Painting Props and Costumes
A good application of paint can make your props and costumes look incredibly awesome! We have a collection of tutorials and projects where we show painting techniques listed below.
Also, here’s some great tips:
- If your prop space gun isn’t supposed to look like it just came off the factory line, try out weathering.
- For an amazing amount of helpful information, check out Volpin Props’ Painting and Weathering for Props and Replicas eBook.
- Use stencils cut from masking tape to add decals and patterns to your armor.
- If you want to up your painting game, invest in an airbrush.
The Jazza VRtist armor is sealed, painted, and assembled! Attaching all the armor pieces was quite a challenge, but we did it!
Bill and his pal Andrew team up to turn a cheap, Spirit Halloween Ghostbusters Proton Pack prop into something that looks like it jumped right out of the movie.
What’s better than playing Fortnite? Making props from Fortnite! Follow along as Bill builds the Tactical Submachine Gun prop using basic materials like XPS insulation foam and basic tools like knives and sand paper. Grab the free blueprints to build your own!
Bill & Britt team up for an epic Sea of Thieves build! Follow along on their one day build journey as they craft a skull out of EVA foam using basic tools and materials.
During a recent trip to San Francisco to film some projects with Tested, Bill got to visit Adam Savage’s workshop and team up with the Mythbuster himself for an epic one day build! The duo made a replica of the Nazgul gauntlet using EVA foam. In this video, Bill makes another gauntlet and then paints them all to look like real metal.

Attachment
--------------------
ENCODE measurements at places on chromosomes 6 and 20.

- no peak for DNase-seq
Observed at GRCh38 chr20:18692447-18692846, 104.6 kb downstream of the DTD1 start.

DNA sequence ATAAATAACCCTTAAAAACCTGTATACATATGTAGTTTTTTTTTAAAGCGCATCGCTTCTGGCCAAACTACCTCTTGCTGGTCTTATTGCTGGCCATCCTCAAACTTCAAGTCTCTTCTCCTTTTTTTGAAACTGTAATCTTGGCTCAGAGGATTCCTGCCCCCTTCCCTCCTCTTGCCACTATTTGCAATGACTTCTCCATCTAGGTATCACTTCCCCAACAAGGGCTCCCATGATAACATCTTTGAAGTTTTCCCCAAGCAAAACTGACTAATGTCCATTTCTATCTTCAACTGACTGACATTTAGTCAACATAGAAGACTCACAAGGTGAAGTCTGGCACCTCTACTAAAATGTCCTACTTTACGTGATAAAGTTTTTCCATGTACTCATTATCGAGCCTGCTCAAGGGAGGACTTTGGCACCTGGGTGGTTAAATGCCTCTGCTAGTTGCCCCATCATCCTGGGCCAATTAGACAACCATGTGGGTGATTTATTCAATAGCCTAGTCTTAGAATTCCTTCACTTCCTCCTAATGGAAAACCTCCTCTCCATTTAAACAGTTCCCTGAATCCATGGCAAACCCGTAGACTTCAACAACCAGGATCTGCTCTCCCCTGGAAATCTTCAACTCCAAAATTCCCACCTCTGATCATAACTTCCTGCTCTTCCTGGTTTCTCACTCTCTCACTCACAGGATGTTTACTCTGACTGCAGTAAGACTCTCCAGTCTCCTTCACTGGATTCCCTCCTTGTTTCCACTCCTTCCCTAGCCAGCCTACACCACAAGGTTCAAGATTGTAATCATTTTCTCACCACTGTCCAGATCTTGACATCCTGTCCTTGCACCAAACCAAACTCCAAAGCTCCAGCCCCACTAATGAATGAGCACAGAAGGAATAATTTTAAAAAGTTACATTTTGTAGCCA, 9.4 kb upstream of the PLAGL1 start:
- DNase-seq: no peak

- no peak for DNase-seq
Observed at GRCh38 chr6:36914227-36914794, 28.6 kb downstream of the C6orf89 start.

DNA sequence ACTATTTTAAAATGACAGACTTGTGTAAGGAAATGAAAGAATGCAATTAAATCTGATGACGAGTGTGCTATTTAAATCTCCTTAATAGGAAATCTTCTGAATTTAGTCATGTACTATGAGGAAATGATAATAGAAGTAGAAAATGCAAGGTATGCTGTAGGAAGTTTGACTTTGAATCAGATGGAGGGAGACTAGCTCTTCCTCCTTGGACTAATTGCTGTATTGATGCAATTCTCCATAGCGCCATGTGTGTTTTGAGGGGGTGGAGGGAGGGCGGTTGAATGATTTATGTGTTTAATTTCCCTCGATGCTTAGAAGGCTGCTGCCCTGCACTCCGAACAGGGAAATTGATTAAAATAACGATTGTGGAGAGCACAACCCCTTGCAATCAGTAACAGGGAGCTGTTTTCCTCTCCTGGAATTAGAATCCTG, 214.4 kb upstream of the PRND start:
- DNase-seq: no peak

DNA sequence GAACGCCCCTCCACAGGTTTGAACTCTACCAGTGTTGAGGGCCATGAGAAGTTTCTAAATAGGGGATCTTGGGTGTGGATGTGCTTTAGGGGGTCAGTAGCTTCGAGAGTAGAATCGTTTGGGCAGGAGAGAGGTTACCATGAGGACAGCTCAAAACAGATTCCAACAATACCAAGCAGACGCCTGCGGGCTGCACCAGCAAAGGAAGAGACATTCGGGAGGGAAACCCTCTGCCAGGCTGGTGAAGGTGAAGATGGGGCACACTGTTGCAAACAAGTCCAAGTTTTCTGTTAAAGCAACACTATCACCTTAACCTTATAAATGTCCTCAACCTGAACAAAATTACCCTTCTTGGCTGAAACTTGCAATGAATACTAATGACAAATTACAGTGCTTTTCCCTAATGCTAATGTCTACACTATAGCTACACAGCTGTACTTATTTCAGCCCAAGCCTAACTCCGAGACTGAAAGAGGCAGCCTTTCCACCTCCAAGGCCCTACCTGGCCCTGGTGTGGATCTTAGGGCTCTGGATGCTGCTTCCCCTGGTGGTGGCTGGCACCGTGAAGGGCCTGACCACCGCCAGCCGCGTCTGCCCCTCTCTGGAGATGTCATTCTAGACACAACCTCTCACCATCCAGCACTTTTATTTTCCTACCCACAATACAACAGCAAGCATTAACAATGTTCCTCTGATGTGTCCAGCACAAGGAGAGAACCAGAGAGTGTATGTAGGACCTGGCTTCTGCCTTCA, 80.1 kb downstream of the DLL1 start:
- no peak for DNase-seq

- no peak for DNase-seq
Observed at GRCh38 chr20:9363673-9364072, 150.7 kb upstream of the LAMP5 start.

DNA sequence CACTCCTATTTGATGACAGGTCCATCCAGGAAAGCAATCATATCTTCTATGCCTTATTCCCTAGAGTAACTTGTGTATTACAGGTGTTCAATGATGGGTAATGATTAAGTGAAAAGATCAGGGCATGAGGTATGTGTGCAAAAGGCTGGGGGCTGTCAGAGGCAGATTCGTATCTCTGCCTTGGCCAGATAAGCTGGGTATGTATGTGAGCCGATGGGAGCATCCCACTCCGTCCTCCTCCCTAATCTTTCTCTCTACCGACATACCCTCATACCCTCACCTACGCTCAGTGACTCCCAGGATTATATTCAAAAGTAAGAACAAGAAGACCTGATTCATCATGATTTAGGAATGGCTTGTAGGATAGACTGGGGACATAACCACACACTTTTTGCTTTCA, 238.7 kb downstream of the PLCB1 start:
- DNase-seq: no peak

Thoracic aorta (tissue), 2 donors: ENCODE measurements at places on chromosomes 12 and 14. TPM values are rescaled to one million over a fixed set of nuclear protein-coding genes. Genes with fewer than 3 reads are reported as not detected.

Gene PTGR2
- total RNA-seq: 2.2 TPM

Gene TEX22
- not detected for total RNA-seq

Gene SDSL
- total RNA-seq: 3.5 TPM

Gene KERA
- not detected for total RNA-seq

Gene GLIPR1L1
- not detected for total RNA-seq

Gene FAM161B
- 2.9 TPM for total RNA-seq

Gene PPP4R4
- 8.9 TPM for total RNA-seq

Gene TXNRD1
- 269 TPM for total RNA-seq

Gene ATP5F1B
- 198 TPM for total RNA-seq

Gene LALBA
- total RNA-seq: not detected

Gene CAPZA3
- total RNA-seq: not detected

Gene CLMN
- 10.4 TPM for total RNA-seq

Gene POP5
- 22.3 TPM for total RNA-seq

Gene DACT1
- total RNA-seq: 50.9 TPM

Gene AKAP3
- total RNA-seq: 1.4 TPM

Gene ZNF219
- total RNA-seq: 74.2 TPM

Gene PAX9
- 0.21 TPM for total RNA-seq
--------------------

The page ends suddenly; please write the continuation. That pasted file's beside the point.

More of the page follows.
Bill experiments with using 3D printing as an alternate method for creating stencils to add decals to props and costumes! After a bit of tinkering, he gets some pretty great results!
Bill is joined by Steven K Smith to learn about paint brushes and acrylic paints that SKS uses for hand painting his fantastic prop and costume creations.
Dry brushing can add a realistic weather worn finish to your prop and costume projects, but it required a subtle application. Bill shows you how to accomplish this wonderful finishing technique.
Oil paints can be excellent for weathering your mechanical looking props and costumes. Bill shows how to use these wonderful materials to dirty up Rey’s blaster prop from Star Wars.
Using machine cut stencils can be a great way to make your prop look super professional. In this video, Bill shows how he uses stencils to paint legit looking decals on his prop projects.
A basic black, brown, or dark wash of acrylic paints can add a quick and easy weathering pass to your prop and costume projects that’ll make it look more realistic and world worn. In this video, Bill shows some simple techniques to take your prop finishes to the next level.
Masking off areas of your prop can make the painting process much more refined and quick. Bill goes over his favorite masking tape and techniques for getting that perfect, clean finish.